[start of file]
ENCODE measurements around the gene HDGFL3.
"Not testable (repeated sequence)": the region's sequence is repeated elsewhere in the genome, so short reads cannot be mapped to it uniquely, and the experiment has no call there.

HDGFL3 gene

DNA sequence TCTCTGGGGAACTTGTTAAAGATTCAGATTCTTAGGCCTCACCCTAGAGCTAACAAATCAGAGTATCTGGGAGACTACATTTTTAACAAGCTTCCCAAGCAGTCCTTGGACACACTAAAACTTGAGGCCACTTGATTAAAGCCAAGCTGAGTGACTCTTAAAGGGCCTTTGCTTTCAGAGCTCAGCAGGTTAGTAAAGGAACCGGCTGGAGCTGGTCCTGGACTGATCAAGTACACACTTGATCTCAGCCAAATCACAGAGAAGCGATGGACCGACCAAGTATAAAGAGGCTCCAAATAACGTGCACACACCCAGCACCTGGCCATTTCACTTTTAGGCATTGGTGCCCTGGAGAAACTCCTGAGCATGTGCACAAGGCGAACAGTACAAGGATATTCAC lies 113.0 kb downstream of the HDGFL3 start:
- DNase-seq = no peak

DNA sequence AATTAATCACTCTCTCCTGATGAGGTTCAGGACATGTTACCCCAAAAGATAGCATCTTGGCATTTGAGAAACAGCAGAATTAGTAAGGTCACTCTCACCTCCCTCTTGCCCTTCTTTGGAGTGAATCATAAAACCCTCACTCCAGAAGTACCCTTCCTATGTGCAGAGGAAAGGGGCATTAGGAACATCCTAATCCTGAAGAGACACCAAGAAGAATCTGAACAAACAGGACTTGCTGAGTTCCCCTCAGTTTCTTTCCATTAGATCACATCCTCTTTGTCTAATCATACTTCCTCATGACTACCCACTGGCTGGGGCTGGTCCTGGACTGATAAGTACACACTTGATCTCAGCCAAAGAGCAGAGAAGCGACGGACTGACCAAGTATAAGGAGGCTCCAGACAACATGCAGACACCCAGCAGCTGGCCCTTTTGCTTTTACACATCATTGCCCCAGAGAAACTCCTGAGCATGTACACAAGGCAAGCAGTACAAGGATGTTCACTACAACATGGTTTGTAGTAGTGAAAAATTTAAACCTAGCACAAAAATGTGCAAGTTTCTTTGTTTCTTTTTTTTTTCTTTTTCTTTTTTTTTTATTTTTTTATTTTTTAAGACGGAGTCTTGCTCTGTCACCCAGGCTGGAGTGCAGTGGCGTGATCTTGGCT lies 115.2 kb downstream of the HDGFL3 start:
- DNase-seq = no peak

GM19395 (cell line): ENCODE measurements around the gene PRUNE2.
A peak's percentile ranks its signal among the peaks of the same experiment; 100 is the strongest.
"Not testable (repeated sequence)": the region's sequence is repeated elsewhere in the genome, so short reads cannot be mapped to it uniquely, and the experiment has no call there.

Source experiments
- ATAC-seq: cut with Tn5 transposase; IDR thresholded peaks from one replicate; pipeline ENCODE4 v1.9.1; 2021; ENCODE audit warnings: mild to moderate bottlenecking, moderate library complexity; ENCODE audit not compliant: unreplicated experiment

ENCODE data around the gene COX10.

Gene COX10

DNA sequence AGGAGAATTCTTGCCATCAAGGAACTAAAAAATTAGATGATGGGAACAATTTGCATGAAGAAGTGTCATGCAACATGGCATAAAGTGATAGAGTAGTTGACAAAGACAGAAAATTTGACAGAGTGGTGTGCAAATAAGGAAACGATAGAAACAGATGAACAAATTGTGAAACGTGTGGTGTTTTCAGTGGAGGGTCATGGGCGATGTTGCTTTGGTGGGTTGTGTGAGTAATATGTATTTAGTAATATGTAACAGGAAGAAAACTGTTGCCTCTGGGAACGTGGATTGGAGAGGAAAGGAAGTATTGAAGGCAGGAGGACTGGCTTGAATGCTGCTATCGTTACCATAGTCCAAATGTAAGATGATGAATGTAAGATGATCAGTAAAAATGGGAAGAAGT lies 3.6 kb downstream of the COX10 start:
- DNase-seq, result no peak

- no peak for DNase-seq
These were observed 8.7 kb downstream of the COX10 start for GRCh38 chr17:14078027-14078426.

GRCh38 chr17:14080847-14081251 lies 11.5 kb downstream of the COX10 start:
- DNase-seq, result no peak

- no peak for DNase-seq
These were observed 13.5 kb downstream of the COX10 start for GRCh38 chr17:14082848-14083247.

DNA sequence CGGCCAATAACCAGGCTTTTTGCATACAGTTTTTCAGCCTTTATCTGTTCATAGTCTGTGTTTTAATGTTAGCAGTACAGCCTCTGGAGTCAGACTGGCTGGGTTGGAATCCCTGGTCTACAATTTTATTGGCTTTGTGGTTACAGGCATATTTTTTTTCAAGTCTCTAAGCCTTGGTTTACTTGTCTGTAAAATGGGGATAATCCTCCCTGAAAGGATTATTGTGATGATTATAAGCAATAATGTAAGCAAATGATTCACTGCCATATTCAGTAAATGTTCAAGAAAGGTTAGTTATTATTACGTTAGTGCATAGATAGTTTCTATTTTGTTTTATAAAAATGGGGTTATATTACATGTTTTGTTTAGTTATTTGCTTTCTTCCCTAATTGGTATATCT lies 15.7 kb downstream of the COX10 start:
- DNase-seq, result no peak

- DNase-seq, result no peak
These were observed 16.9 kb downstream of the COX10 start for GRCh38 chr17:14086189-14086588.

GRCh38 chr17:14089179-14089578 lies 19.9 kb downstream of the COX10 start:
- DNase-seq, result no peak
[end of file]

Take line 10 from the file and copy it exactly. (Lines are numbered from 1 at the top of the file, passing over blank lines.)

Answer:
"Not testable (repeated sequence)": the region's sequence is repeated elsewhere in the genome, so short reads cannot be mapped to it uniquely, and the experiment has no call there.